Mars is reducing the saturated fats in its Mars, Snickers, Milky Way and Topic bars by 15% as part of an ongoing strategy to improve the nutritional credentials of its products. McVitie’s is reducing the calorie count in its Penguin bars by 6.2%. It says it is reformulating to meetgrowing consumer demand.
Giles Quick, a director at Kantar Worldpanel, says reformulation is the most successful way to change eating habits. However Don Williams, CEO of branding consultancy pi global, “despairs” when brands are forced to change their positioning or formulation to appease the “nanny state”.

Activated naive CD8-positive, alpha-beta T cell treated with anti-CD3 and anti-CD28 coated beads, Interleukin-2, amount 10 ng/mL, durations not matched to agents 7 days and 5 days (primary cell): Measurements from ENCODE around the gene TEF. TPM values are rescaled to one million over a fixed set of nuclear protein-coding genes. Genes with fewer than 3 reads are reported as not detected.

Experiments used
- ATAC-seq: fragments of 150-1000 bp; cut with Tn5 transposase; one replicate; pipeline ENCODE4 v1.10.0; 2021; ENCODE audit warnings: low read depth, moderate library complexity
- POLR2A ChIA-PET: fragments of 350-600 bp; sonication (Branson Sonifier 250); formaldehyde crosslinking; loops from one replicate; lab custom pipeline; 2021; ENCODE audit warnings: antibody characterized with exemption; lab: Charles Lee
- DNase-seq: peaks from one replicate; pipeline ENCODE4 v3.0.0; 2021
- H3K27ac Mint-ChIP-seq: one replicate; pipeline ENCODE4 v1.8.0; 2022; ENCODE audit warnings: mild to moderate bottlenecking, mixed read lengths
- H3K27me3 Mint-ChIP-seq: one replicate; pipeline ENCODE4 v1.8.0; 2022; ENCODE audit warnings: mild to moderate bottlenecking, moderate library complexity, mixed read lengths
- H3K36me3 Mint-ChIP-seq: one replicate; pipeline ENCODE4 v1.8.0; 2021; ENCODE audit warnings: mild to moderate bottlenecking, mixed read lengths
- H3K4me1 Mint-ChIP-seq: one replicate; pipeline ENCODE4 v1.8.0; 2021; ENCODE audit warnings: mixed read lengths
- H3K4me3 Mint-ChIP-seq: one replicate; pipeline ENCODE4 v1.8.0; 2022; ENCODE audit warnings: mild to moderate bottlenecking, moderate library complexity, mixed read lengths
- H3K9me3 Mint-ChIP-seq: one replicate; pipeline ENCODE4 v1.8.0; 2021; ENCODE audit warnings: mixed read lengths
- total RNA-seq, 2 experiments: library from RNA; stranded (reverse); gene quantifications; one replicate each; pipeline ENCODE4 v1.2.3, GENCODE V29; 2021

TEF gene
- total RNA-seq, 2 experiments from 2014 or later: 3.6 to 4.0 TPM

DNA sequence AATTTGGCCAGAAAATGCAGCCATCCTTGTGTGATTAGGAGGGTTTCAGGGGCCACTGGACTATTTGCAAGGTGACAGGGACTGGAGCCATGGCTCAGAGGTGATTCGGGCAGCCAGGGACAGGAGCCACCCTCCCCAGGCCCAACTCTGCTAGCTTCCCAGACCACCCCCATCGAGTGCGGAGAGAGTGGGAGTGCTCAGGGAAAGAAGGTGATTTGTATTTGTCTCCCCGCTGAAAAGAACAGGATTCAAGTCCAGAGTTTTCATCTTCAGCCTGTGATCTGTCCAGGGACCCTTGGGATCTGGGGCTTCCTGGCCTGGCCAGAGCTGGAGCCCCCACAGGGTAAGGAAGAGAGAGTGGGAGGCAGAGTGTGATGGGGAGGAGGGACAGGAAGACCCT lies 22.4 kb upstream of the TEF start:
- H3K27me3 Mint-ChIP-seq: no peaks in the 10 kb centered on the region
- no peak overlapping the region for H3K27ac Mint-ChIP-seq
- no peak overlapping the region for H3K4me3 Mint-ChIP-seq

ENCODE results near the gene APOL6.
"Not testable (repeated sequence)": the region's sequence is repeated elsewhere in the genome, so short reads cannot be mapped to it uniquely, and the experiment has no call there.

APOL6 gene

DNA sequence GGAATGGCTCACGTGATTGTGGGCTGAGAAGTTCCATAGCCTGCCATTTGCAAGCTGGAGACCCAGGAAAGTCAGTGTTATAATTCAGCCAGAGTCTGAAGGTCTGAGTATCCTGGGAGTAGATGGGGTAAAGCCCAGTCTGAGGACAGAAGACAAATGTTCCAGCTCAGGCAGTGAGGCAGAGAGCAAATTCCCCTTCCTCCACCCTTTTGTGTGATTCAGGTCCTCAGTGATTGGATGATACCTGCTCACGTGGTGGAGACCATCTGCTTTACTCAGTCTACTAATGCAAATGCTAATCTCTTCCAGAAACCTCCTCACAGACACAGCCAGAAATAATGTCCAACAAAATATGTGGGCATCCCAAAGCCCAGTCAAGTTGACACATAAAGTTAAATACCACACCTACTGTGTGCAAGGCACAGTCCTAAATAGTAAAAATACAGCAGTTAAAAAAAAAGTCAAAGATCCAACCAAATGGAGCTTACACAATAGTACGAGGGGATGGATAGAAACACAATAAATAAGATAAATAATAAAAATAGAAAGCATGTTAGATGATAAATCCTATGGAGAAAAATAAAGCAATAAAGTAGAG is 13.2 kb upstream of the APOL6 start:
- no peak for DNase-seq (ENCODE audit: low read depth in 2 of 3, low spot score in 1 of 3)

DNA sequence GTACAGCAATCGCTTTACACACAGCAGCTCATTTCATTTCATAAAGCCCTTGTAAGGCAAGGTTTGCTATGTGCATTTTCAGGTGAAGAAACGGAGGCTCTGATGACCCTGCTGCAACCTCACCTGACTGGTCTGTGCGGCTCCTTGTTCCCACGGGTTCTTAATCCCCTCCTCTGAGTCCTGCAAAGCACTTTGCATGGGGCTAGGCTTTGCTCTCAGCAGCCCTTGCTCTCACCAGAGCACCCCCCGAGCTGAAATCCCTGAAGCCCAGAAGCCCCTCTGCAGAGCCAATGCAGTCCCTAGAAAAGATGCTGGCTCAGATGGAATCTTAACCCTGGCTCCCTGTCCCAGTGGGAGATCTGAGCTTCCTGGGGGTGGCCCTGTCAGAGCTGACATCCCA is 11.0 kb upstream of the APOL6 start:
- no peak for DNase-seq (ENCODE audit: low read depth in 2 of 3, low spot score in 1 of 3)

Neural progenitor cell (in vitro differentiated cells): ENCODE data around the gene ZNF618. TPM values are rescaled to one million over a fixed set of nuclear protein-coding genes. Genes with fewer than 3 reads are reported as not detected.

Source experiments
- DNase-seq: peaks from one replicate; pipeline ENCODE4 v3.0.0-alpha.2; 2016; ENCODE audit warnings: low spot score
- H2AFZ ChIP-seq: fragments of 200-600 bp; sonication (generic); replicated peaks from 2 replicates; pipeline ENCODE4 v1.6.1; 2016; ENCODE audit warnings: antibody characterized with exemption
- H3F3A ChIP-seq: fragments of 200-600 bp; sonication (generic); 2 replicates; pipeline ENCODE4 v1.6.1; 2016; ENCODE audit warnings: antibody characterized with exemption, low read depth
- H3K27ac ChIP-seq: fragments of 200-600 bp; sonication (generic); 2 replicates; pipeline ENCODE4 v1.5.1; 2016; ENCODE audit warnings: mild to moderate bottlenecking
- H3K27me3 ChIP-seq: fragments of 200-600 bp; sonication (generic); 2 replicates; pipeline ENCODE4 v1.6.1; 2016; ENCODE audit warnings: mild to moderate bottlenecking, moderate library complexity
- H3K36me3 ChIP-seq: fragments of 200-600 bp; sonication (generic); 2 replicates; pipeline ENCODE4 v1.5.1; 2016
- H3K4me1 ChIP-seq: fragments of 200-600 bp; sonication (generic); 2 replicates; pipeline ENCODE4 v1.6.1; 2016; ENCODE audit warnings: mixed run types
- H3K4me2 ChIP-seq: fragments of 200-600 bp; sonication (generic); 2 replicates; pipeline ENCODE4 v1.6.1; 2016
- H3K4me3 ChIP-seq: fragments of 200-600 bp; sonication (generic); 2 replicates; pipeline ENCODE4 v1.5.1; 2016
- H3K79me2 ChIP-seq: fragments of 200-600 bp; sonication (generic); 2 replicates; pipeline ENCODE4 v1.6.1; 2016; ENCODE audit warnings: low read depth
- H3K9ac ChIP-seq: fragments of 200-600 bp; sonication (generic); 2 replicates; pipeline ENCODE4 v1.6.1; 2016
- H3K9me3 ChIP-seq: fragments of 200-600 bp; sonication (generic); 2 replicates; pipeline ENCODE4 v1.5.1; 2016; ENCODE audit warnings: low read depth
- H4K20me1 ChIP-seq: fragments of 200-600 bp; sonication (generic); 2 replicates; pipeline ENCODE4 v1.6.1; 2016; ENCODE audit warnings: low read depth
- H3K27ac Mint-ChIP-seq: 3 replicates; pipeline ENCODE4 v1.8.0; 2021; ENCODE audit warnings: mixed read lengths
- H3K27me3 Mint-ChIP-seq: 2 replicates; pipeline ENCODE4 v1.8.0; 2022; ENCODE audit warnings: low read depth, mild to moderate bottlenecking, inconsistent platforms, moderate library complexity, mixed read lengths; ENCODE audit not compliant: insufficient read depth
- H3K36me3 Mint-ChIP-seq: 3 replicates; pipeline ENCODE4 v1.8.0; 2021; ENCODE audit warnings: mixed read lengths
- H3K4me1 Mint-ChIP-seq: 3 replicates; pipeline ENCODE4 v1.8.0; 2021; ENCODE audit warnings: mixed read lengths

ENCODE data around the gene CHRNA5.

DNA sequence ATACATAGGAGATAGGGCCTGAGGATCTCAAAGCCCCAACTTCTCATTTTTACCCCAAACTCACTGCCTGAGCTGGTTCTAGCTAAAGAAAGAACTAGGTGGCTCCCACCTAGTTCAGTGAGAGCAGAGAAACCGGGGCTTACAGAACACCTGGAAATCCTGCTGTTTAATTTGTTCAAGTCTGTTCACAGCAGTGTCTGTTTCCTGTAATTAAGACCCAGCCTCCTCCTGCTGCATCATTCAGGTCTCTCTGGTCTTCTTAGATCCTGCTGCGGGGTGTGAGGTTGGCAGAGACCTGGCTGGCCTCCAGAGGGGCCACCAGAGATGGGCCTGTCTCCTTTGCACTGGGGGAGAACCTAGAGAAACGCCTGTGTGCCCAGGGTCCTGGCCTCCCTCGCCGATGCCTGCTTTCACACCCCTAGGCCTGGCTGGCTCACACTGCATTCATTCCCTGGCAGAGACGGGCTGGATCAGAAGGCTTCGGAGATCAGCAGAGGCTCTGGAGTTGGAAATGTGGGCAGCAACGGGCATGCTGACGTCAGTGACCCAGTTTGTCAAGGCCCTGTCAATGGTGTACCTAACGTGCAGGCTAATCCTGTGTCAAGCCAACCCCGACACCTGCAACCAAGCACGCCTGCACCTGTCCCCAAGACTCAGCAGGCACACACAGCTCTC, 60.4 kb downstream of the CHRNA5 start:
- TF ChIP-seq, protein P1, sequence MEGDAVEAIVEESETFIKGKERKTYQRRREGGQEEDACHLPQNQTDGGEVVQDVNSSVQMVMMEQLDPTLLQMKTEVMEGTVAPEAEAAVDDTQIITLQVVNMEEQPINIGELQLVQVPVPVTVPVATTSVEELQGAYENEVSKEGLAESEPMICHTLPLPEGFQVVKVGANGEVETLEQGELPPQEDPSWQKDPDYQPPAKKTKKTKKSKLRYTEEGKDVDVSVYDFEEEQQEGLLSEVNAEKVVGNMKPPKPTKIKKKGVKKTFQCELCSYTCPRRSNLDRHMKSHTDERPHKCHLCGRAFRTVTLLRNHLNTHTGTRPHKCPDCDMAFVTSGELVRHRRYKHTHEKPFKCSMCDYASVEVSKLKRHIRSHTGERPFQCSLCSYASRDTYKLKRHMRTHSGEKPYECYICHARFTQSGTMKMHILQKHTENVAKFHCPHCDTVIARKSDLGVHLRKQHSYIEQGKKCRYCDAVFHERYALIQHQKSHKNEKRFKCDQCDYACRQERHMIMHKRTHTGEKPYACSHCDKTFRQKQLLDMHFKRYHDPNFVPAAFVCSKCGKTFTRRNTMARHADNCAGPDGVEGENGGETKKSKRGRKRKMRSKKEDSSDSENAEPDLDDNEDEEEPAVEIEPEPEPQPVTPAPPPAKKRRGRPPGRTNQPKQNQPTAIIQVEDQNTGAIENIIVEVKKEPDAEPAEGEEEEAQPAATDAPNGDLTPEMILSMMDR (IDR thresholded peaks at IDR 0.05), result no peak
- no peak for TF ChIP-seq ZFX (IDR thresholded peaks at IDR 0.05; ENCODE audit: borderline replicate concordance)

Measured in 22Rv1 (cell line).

“Offer consumers healthier products, but don’t remove their right to choose how to balance their diet and lifestyle,” he says.
The move comes ahead of proposals expected later this year to give the food and drinks industry more responsibility for public health campaigns such as Change4Life, and could give brands more freedom to push health agendas.
A spokesperson for Mars says the reformulation and supporting £1.4m campaign should encourage rivals to follow suit. Ian Barber, director of communications at the Advertising Association, says that allowing brands to talk about recipe changes encourages innovation and raises consumer choice. He says/ “It’s another example of advertising driving competition in the market.”